SNOWBIRD, Utah (VN) — Five years into his pro career and at the advanced age of 24, Joe Dombrowski (Cannondale-Garmin) is beginning a second phase in cycling with the two-wheeled version of a “clean slate.”
“I’ve kind of looked at this season as a fresh start,” said Dombrowski after riding into the race lead of the Tour of Utah with a solo win Saturday in the mountainous stage 6. “This is like my first year again. I’m just starting from zero and seeing what I can do.”
Dombrowski rode away from climbers that included Vuelta a España winner Chris Horner (Airgas-Safeway) and Tour de France podium finisher Frank Schleck (Trek Factory Racing) on Saturday’s climb to the Snowbird ski resort to become the fourth leader of the weeklong race in four days. He holds a 50-second margin over former race leader Michael Woods (Optum-Kelly Benefit Strategies). Schleck is third overall, trailing by 1:07.
“I’ve been happy with the progress so far and this is the best yet,” said Dombrowski, whose Utah stage win was his first victory since his stage wins and overall title in the GiroBio in 2012. “I’m looking for the rest of the season and I’m really excited to try to defend tomorrow and win this race overall and then going into the Vuelta in couple of weeks and hopefully do something there.”
Dombrowski, who finished fourth overall in the Amgen Tour of California in May, began the sixth stage in 18th place, trailing Woods by 27 seconds. But with help of teammate and training partner Ben King and a strategic ride with the tailwind of the final climb to the ski resort, Dombrowski wasn’t challenged in the waning miles of the HC ascent.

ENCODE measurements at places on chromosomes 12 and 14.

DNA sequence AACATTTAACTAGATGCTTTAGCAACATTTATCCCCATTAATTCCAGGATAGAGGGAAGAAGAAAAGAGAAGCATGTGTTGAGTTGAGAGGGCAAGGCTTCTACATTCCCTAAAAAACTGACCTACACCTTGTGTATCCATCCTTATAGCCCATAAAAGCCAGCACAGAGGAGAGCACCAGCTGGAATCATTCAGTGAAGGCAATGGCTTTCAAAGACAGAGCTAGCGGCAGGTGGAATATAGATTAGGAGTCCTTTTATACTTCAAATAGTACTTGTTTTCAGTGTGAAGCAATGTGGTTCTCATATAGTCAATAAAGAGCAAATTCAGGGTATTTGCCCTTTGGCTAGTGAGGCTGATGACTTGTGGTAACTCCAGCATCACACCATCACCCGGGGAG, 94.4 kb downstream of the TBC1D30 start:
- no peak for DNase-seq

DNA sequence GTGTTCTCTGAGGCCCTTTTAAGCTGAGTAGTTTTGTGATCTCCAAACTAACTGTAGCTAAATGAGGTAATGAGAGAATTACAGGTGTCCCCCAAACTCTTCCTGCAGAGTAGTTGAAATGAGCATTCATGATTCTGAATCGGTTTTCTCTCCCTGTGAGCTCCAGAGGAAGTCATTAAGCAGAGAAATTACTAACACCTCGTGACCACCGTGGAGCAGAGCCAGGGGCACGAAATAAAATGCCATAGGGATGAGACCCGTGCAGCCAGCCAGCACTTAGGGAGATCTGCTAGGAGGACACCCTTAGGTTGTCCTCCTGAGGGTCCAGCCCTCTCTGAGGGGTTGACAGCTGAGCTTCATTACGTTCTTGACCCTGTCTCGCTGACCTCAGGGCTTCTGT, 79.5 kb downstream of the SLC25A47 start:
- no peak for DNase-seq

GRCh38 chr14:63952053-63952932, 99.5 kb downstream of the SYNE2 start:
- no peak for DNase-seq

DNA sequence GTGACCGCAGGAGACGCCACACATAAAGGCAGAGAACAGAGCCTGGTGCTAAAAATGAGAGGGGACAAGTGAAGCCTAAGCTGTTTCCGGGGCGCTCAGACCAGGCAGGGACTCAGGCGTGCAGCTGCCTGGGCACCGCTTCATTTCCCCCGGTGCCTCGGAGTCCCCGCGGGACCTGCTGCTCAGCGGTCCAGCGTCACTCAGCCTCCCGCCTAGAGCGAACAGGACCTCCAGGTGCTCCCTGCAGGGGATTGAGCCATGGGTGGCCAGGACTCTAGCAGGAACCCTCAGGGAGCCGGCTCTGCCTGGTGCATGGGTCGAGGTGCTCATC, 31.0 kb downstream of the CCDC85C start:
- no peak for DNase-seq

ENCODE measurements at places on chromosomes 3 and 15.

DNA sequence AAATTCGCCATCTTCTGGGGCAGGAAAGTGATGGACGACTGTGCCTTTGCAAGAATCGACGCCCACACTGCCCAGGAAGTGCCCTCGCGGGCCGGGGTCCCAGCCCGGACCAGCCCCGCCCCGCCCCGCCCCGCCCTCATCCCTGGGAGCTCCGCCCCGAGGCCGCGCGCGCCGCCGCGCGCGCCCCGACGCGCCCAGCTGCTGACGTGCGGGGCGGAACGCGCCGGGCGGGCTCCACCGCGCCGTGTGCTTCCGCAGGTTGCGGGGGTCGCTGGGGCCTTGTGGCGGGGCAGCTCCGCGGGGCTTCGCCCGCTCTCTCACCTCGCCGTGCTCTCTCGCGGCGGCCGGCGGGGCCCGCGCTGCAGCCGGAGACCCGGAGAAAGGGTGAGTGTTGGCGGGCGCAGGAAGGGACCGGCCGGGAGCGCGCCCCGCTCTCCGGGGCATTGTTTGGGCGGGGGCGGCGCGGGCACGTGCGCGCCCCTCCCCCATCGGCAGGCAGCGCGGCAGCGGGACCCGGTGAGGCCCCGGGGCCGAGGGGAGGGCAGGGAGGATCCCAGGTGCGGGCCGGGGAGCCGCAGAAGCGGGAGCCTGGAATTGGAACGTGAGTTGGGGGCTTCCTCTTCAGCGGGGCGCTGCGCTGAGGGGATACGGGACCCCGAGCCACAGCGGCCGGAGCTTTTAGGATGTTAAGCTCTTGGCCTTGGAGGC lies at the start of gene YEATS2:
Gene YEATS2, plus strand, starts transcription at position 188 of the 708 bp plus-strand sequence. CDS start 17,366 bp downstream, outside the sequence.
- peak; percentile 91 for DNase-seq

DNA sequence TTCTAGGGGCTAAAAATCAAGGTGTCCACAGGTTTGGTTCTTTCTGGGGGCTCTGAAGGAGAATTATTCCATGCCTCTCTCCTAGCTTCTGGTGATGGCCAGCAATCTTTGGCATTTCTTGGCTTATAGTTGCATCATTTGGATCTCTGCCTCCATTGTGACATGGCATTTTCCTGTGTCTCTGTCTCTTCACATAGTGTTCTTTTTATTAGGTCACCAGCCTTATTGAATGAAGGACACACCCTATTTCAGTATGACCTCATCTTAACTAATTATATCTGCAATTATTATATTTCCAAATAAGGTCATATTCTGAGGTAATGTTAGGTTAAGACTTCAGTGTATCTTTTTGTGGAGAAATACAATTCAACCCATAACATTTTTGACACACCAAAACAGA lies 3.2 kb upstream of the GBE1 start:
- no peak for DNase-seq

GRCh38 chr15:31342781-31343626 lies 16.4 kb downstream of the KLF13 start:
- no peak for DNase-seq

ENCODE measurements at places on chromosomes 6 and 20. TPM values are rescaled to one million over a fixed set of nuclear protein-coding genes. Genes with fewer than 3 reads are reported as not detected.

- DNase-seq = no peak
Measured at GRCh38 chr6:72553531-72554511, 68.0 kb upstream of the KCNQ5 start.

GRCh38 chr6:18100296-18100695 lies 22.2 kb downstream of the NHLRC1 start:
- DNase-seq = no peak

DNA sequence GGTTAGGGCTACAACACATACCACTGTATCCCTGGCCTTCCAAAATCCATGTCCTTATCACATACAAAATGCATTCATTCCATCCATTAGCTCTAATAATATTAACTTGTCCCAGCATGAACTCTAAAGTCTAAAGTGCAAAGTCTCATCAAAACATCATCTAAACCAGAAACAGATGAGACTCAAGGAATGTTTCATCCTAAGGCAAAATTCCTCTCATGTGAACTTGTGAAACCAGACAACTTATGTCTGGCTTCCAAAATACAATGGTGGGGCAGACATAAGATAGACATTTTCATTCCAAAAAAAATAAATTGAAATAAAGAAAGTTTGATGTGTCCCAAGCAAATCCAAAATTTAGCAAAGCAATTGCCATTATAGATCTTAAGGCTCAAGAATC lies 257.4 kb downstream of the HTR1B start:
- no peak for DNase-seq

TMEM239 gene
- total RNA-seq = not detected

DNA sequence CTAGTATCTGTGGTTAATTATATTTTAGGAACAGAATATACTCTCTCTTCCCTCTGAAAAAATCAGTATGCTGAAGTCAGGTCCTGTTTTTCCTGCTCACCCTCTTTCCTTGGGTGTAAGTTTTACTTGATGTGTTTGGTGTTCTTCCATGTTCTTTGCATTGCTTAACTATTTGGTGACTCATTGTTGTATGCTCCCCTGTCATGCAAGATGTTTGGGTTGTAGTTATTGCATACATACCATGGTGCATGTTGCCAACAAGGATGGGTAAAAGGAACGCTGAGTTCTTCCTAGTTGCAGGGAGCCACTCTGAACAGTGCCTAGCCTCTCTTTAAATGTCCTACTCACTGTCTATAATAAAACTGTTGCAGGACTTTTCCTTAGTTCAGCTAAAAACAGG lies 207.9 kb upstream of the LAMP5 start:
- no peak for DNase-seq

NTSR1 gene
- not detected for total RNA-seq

“I wasn’t exactly sure how I was going to go at this race,” said Dombrowski. “My last race was the Tour de Suisse, which was a while ago. It was about time for me to take a break. I was feeling a bit tired. I had some time off the bike.”
Dombrowski’s early success prompted a two-year contract with Sky, but his career halted for nearly two seasons with left leg issues diagnosed as iliac artery endofibrosis. He had surgery and missed most of last season before signing with Cannondale-Garmin last September.
“I trained a couple of weeks at home in Virginia,” said Dombrowski. “But I was just getting going again and not training super hard. I then came out here to altitude and I was taking it a little easy. I hadn’t really put in big training efforts, so I wasn’t sure where I was, so it’s a good confirmation of where I am. I think this is really a perfect setup for the Vuelta.”
Dombrowski’s participation will be his first Grand Tour attempt, and he will ride in a support role — albeit with a slight a caveat.
“I don’t know what our plan is yet,” he said. “I am sure we will have a big GC rider and I will ride for him. But maybe later in the race when the classification is more sorted out, and breakaways get a little more leeway, I can look for an opportunity.”